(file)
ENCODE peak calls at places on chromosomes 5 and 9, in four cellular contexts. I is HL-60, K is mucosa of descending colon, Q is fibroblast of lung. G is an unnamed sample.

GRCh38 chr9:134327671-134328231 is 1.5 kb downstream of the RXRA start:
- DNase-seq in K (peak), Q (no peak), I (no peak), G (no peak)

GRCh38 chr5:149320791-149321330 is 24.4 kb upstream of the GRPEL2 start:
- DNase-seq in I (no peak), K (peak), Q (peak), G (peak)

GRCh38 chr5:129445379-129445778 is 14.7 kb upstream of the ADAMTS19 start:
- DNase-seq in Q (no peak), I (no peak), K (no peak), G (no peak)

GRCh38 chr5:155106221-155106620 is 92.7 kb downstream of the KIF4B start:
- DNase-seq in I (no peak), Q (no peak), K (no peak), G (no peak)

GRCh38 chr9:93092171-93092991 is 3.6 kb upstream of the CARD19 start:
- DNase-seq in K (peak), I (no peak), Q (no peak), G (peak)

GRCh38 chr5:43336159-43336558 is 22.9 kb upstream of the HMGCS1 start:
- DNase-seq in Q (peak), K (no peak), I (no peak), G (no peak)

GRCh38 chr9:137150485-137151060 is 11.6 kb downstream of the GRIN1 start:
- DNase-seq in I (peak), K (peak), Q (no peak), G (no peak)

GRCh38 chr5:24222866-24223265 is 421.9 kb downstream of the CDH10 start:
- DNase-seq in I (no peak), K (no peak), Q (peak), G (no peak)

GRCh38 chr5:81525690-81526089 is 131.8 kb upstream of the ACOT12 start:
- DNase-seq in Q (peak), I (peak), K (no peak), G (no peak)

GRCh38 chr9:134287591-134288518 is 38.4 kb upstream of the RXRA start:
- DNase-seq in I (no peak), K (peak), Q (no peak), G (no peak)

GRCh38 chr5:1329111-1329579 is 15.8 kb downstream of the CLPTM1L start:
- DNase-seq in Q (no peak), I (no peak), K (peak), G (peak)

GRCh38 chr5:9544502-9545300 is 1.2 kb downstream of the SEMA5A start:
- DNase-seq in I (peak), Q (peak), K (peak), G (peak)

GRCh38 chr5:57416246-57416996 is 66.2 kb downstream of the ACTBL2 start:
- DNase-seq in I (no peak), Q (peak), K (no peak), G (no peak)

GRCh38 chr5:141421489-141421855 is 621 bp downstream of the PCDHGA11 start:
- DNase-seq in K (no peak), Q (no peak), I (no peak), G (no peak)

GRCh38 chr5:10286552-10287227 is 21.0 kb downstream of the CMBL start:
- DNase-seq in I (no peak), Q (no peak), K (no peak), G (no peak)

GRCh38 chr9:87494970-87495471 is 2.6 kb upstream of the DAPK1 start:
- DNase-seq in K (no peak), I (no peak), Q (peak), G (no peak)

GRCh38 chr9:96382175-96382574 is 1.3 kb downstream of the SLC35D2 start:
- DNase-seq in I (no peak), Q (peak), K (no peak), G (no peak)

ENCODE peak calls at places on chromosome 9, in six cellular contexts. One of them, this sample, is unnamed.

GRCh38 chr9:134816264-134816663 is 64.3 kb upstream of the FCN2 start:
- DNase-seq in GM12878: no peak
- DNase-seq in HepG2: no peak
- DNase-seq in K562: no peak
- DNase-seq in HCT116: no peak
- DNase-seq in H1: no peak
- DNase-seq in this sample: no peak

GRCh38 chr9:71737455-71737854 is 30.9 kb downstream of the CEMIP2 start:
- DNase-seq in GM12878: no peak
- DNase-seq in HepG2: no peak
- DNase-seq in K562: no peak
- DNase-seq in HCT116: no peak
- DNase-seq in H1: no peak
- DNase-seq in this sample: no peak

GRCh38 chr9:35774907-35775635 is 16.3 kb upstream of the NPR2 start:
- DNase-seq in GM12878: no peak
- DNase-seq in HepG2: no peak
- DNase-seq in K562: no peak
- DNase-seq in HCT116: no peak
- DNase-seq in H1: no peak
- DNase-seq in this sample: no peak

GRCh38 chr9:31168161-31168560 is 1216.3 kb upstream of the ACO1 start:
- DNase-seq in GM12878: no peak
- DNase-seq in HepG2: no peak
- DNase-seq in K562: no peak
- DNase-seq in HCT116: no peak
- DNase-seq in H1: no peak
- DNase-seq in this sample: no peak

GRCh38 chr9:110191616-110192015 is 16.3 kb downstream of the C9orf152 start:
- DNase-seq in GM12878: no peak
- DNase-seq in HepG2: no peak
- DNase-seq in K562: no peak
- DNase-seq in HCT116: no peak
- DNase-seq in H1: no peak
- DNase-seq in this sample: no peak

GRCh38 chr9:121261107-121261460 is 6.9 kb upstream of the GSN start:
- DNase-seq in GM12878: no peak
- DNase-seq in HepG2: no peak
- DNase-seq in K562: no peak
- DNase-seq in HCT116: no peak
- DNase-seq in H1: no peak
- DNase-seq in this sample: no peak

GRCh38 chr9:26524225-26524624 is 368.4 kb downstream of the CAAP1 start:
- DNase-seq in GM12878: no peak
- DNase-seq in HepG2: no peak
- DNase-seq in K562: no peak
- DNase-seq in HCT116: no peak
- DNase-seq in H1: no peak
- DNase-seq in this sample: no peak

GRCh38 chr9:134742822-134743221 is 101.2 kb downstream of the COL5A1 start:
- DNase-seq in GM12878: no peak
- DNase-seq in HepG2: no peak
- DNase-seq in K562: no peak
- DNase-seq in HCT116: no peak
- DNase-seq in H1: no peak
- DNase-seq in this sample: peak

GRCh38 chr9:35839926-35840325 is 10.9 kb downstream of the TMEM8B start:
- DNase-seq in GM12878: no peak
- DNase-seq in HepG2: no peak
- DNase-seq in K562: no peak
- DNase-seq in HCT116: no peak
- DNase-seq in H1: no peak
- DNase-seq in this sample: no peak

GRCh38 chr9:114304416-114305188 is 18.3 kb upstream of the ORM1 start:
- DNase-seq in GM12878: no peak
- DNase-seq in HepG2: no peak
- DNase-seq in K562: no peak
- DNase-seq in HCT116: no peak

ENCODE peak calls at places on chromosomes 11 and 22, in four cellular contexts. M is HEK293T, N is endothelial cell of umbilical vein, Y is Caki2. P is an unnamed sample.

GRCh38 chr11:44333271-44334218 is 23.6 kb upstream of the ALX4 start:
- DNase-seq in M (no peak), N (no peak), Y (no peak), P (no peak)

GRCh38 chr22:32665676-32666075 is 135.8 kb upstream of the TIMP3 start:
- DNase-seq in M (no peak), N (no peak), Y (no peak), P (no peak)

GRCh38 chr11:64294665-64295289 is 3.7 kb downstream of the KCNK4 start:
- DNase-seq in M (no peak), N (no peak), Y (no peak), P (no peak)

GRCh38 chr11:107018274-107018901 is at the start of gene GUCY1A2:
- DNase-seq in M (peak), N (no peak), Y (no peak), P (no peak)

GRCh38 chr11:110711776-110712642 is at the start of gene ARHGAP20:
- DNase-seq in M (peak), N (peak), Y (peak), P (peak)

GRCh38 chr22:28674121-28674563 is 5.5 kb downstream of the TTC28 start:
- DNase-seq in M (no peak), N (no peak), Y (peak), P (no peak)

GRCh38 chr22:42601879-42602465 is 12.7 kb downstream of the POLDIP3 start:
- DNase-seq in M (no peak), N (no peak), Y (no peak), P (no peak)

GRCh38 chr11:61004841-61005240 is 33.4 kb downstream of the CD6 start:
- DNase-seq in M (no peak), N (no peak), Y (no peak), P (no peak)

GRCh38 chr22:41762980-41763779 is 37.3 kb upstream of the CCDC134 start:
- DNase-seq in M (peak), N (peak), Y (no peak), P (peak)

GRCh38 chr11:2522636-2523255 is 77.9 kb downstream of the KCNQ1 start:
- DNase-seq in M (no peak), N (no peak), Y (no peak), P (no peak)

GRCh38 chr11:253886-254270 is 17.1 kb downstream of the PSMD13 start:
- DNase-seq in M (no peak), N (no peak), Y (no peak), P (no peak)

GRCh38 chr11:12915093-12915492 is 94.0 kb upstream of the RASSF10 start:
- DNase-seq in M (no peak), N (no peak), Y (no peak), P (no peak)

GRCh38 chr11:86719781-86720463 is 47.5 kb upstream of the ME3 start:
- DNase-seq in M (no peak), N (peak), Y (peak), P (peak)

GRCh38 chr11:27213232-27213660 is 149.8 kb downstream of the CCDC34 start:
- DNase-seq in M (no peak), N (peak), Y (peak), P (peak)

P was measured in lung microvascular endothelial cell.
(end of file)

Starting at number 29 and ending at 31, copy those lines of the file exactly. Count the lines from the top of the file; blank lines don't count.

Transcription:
- DNase-seq in K (no peak), Q (no peak), I (no peak), G (no peak)

GRCh38 chr5:10286552-10287227 is 21.0 kb downstream of the CMBL start:
- DNase-seq in I (no peak), Q (no peak), K (no peak), G (no peak)